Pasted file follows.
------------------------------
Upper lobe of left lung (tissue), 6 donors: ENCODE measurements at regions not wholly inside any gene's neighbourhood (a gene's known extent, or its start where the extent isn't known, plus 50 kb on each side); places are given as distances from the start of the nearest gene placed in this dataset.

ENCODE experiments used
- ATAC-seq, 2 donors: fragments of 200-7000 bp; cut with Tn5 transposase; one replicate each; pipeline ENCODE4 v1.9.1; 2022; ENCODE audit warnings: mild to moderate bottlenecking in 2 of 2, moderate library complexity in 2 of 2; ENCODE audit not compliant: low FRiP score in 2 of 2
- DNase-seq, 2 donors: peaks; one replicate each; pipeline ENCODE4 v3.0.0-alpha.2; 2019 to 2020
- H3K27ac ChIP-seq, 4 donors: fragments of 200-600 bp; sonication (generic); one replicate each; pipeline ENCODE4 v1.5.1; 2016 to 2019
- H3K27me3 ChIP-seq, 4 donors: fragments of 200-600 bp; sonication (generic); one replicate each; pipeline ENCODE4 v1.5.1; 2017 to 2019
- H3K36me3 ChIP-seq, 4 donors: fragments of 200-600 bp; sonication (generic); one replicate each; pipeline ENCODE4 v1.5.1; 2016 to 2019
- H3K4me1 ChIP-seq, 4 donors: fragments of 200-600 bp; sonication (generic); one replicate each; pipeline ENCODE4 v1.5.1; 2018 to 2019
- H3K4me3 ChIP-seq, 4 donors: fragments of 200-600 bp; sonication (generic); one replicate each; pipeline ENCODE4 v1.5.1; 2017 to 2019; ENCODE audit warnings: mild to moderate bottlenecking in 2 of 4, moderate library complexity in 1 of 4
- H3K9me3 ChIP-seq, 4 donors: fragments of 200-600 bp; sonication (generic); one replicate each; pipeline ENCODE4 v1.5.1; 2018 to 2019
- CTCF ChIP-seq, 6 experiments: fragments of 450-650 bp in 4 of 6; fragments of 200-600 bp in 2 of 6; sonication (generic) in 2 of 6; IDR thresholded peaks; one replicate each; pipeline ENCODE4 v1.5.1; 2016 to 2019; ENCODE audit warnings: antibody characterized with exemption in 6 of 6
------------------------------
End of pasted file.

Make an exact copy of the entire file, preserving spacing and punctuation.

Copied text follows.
Upper lobe of left lung (tissue), 6 donors: ENCODE measurements at regions not wholly inside any gene's neighbourhood (a gene's known extent, or its start where the extent isn't known, plus 50 kb on each side); places are given as distances from the start of the nearest gene placed in this dataset.

ENCODE experiments used
- ATAC-seq, 2 donors: fragments of 200-7000 bp; cut with Tn5 transposase; one replicate each; pipeline ENCODE4 v1.9.1; 2022; ENCODE audit warnings: mild to moderate bottlenecking in 2 of 2, moderate library complexity in 2 of 2; ENCODE audit not compliant: low FRiP score in 2 of 2
- DNase-seq, 2 donors: peaks; one replicate each; pipeline ENCODE4 v3.0.0-alpha.2; 2019 to 2020
- H3K27ac ChIP-seq, 4 donors: fragments of 200-600 bp; sonication (generic); one replicate each; pipeline ENCODE4 v1.5.1; 2016 to 2019
- H3K27me3 ChIP-seq, 4 donors: fragments of 200-600 bp; sonication (generic); one replicate each; pipeline ENCODE4 v1.5.1; 2017 to 2019
- H3K36me3 ChIP-seq, 4 donors: fragments of 200-600 bp; sonication (generic); one replicate each; pipeline ENCODE4 v1.5.1; 2016 to 2019
- H3K4me1 ChIP-seq, 4 donors: fragments of 200-600 bp; sonication (generic); one replicate each; pipeline ENCODE4 v1.5.1; 2018 to 2019
- H3K4me3 ChIP-seq, 4 donors: fragments of 200-600 bp; sonication (generic); one replicate each; pipeline ENCODE4 v1.5.1; 2017 to 2019; ENCODE audit warnings: mild to moderate bottlenecking in 2 of 4, moderate library complexity in 1 of 4
- H3K9me3 ChIP-seq, 4 donors: fragments of 200-600 bp; sonication (generic); one replicate each; pipeline ENCODE4 v1.5.1; 2018 to 2019
- CTCF ChIP-seq, 6 experiments: fragments of 450-650 bp in 4 of 6; fragments of 200-600 bp in 2 of 6; sonication (generic) in 2 of 6; IDR thresholded peaks; one replicate each; pipeline ENCODE4 v1.5.1; 2016 to 2019; ENCODE audit warnings: antibody characterized with exemption in 6 of 6